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  4. What an interesting adventure, Marlene's one , yours, the way you've been got to "meet" through blogging, I love that! By blogging, I met a friend who had been at the same school than me more than 40 years ago! Sometimes, i really do love blogs and blogging!

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  5. What a great story, Marlene must be over the moon with your images.

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    1. I AM over the moon with them -- such a wonderful gift! Marlene

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  6. Isn't blogging incredible! Good for you for answering this question.

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  7. I love this! She knew just who to ask. The stairs are lovely, too! I'm sure you'll be interested in her novel when it's finally finished!

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  8. Such an interesting post, jennyfreckles. When she tells you that her book has been published, you will have to tell the rest of us.

    It is cool discovering that anyone reads our stuff, isn't it? Every now and then I get an email from someone who wants to use a photo for a book they are doing, which is pretty cool. Once I did a post about a beautiful work of art by a noted artist in a museum I like, and two weeks later the artist wrote me to tell me that he had come across my post when he googled his own name and that he was flattered by what I had said and by what the commenters had said. I put artists on a pedestal and was amazed that he liked what a random guy off the street -- me -- had done.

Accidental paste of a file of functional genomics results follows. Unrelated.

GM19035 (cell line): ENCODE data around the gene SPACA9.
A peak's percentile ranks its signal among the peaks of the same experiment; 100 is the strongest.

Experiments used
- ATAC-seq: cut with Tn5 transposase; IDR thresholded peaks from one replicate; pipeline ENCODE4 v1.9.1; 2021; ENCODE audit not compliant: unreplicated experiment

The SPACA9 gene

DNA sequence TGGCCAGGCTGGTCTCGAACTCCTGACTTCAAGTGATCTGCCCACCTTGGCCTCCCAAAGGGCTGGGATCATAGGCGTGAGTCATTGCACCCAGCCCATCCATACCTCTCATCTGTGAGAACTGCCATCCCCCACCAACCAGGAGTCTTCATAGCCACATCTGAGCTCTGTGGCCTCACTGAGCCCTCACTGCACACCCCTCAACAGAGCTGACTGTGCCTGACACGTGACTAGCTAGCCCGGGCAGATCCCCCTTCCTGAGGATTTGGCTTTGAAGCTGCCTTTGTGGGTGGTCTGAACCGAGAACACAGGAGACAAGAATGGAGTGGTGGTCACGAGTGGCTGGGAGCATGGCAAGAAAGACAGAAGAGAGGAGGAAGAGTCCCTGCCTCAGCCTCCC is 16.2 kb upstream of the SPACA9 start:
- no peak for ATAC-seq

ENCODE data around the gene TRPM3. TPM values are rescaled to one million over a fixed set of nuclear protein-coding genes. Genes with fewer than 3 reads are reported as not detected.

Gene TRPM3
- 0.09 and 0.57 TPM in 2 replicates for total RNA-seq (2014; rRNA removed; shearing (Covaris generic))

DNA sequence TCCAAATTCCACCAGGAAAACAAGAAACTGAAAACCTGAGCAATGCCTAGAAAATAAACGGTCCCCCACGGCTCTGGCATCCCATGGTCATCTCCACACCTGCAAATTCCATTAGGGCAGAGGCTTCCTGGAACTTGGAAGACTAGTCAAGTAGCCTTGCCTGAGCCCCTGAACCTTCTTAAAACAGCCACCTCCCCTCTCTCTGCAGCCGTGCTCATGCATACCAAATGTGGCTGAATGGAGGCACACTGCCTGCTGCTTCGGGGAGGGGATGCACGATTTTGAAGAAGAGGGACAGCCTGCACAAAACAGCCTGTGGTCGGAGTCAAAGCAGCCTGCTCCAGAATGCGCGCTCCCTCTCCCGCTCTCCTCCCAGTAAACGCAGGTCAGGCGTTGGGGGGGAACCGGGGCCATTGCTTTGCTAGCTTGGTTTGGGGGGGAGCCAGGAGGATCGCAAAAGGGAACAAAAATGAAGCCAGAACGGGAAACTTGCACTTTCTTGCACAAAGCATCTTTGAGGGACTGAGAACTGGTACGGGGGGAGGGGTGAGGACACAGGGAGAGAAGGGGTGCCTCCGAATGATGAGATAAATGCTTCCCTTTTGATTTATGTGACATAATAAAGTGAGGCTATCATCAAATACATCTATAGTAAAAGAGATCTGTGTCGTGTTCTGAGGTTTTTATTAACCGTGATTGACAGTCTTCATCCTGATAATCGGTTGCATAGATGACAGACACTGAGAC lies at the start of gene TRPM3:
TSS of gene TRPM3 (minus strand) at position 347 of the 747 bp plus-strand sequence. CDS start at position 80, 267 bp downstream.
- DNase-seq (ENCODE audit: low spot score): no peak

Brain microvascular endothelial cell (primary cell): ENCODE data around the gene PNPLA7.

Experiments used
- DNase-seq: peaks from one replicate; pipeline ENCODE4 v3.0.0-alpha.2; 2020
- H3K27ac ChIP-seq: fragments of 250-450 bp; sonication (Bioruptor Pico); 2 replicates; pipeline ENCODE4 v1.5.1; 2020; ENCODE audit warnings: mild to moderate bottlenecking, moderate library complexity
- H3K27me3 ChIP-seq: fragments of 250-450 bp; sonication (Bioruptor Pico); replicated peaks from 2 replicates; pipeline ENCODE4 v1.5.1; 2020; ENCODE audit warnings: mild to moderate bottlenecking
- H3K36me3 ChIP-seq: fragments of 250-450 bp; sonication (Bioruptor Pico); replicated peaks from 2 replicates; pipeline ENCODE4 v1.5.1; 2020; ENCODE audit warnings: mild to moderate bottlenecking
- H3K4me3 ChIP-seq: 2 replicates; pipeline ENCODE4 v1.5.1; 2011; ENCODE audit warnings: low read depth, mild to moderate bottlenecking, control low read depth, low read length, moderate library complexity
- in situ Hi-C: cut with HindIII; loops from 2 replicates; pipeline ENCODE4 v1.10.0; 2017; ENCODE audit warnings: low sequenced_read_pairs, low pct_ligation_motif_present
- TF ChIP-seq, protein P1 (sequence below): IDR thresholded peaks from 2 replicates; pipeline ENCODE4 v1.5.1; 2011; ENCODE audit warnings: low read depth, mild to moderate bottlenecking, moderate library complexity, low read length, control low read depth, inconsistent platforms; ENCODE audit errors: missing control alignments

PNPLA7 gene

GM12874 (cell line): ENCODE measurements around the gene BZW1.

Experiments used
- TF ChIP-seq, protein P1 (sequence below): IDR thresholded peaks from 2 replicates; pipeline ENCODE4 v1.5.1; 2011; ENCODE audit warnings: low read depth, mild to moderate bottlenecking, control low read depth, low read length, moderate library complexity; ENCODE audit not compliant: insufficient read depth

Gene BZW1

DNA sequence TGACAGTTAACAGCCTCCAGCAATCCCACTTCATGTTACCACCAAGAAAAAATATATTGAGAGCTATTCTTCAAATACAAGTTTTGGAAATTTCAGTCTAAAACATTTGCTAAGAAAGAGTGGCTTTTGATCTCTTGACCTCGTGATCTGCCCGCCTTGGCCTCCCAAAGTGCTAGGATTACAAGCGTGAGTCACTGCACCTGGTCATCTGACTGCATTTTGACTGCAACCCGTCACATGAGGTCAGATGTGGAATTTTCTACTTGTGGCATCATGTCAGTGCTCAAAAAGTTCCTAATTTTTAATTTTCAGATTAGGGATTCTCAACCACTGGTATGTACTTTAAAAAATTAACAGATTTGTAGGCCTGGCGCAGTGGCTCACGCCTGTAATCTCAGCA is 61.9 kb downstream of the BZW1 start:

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  9. Yes, I certainly remember a lot of stairs from my frequent visits. Isobel always tries to get the lift, but I like those cold stone steps that echo of too much history.

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  10. Beautiful You always draw us in so close and hug us Jenny. I think Marlene may have a very interesting novel when she retires. Thank you for sharing her email and the marvelous photos. Santa Cruz is a beautiful location to live or write. Gin

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  11. Very interesting post and wonderful of you to help out Marlene with the photos and information. I hope she is successful with finishing her story, but even if she doesn't finish, I'm sure she'll enjoy the time spent with her characters.

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  12. I love the connections made through blogging, yours included! How fun to be able to help her!

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  13. What a cool exchange ... that's what is great about blogging!

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  14. I agree with Jack's comments about "artists on a pedestal." It does amaze me the connections we make through blogging and how wonderful that this writer found you across the blogosphere. I will be delighted to know when she publishes. Wonderful post!

    Bises,
    Genie

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  15. What fun! Martin (Square Sunshine) helped me out when I had a British character in my last novel -- Martin made sure my character actually sounded British. I love how small the world is seen through the blogosphere.